Dyer considers giving residents something to cluck about

2013-05-24T20:15:00Z 2013-05-24T21:10:38Z Dyer considers giving residents something to cluck aboutMary Wilds Times Correspondent nwitimes.com
May 24, 2013 8:15 pm  • 

DYER | Josh Stebnitz would like to raise chickens in his backyard so he and his family can enjoy fresh eggs at breakfast.

Problem is he lives within Dyer's corporate limits. But town leaders seem willing to hear his proposal.

Stebnitz attended May’s Town Council study session armed with information and a sample ordinance from Madison, Wis., one large American city that allows backyard chickens.

“We are aware of your (earlier) letter,” Town Council President Joe Cinko said.

Cinko and other council members appeared willing to consider Stebnitz’s request during a future meeting.

Chicago, Portland, Seattle and Madison are among the communities that permit backyard chickens, Stebnitz said. Locally, Naperville, Indianapolis, South Bend and Fort Wayne also allow them, he said.

Madison’s ordinance allows up to four hens per unit, at a permit cost of $25 a year for the homeowner.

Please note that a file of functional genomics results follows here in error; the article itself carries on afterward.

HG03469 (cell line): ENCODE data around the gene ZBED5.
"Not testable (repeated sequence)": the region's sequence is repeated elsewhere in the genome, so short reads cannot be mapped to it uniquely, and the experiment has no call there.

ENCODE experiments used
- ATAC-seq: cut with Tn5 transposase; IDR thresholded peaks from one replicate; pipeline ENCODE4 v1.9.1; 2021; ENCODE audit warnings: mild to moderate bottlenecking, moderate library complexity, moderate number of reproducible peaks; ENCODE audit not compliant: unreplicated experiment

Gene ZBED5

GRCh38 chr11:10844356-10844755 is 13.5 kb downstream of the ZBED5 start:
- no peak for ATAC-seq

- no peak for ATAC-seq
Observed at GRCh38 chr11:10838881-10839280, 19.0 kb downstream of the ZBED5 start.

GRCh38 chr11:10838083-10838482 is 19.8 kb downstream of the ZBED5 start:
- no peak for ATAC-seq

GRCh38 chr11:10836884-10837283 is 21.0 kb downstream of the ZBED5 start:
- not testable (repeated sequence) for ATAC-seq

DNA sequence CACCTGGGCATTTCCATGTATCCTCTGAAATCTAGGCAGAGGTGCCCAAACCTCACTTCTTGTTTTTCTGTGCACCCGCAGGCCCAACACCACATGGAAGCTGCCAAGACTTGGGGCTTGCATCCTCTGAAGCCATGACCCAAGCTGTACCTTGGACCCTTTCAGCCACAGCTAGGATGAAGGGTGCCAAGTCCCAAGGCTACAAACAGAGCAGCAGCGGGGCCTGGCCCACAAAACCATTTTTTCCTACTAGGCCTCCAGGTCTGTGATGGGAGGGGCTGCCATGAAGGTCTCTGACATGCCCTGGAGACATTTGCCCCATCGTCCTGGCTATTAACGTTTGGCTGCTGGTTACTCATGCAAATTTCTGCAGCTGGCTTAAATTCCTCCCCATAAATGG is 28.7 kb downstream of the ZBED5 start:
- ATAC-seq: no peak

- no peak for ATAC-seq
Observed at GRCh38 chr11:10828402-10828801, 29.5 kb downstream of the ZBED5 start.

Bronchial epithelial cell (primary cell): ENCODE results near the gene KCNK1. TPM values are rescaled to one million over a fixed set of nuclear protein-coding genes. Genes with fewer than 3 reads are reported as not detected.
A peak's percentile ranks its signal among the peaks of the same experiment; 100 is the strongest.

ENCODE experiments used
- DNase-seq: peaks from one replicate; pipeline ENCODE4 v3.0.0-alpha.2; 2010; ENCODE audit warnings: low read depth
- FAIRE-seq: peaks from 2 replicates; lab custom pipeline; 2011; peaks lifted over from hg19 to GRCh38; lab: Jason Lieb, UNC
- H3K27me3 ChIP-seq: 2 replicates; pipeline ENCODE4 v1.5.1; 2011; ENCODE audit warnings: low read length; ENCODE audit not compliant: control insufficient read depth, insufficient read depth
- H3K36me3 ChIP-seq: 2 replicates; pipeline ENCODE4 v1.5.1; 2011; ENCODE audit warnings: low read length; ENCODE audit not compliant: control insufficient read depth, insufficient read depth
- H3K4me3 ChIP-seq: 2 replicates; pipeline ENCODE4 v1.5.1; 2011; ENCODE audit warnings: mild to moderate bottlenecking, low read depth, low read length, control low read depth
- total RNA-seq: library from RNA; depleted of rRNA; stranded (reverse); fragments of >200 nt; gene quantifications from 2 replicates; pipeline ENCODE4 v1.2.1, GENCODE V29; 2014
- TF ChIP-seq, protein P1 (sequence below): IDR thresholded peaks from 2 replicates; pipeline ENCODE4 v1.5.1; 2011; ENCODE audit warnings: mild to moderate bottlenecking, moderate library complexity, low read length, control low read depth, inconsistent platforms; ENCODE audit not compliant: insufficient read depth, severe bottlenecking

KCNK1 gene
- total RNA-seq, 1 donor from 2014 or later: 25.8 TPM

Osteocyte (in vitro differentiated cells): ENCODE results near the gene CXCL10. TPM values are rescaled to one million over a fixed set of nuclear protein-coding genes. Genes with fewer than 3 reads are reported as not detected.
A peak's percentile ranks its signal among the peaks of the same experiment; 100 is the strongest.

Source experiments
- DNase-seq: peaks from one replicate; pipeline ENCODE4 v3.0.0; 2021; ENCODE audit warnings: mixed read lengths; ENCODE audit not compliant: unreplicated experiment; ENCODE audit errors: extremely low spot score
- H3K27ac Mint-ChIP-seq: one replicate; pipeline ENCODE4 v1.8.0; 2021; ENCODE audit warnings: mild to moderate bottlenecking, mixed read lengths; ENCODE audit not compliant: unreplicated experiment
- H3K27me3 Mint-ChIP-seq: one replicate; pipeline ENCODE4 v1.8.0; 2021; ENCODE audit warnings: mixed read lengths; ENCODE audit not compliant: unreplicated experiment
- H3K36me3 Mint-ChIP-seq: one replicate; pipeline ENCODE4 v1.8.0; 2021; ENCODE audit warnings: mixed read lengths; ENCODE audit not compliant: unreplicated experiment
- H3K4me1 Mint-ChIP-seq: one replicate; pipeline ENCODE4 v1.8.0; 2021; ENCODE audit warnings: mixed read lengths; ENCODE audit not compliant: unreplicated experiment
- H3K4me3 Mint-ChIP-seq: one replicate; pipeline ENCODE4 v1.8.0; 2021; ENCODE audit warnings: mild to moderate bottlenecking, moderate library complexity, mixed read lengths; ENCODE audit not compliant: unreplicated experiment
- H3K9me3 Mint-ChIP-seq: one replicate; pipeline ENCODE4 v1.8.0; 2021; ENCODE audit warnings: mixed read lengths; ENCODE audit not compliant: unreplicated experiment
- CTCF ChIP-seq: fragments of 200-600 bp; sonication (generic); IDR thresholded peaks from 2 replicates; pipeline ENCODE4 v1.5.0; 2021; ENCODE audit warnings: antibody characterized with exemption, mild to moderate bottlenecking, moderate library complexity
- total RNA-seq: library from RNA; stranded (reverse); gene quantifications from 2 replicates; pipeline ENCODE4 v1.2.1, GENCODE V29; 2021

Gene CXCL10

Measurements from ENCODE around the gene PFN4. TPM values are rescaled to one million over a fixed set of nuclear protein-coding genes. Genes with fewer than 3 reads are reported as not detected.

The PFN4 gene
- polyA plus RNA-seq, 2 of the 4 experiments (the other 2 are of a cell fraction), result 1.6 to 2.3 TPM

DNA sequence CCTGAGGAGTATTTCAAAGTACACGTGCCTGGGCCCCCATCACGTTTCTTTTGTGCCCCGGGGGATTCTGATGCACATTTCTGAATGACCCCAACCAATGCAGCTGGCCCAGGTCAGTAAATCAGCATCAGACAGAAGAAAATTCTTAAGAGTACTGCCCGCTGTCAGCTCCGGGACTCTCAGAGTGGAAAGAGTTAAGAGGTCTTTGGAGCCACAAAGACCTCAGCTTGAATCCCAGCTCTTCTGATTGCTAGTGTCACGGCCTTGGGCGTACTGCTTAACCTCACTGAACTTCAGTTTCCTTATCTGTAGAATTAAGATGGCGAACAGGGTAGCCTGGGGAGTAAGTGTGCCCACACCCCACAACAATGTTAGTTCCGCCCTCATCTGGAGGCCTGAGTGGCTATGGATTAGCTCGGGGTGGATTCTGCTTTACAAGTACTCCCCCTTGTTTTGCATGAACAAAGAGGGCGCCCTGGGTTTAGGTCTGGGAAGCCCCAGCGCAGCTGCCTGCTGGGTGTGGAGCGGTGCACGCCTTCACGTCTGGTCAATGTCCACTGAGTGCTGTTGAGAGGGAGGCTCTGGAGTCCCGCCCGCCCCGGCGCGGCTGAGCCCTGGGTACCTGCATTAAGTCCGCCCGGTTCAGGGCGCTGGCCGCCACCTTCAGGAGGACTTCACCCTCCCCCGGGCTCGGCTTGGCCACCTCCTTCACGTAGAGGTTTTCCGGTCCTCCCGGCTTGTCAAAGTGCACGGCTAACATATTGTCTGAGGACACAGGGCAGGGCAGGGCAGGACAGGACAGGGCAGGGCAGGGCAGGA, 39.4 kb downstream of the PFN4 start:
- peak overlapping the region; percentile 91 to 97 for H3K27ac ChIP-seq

Stebnitz said fresh eggs are healthy, organic, inexpensive and educational.

He also acknowledged the downsides of raising chickens in an urban setting.

Key to keeping them from becoming a nuisance is not acquiring a rooster. Roosters make all the noise, he said, and they aren’t a requirement for hens to produce eggs.

Four or five hens shouldn’t make any more noise than a dog would, he said.

There are natural predators in the area, so the chickens would have to be kept in a coop.

The Indiana Association of Cities and Towns is hosting a webinar soon that will cover issues such as backyard fowl, Town Administrator Rick Eberly said. One obstacle to an ordinance permitting chickens would be the covenants already in place in Dyer’s newer subdivisions.

Stebnitz lives in Berens Monaldi, one of Dyer’s oldest neighborhoods. Berens Monaldi is unlikely to have a covenant forbidding chickens.

But if other subdivisions do, town ordinance cannot override the covenants, Town Attorney Bill Enslen said.

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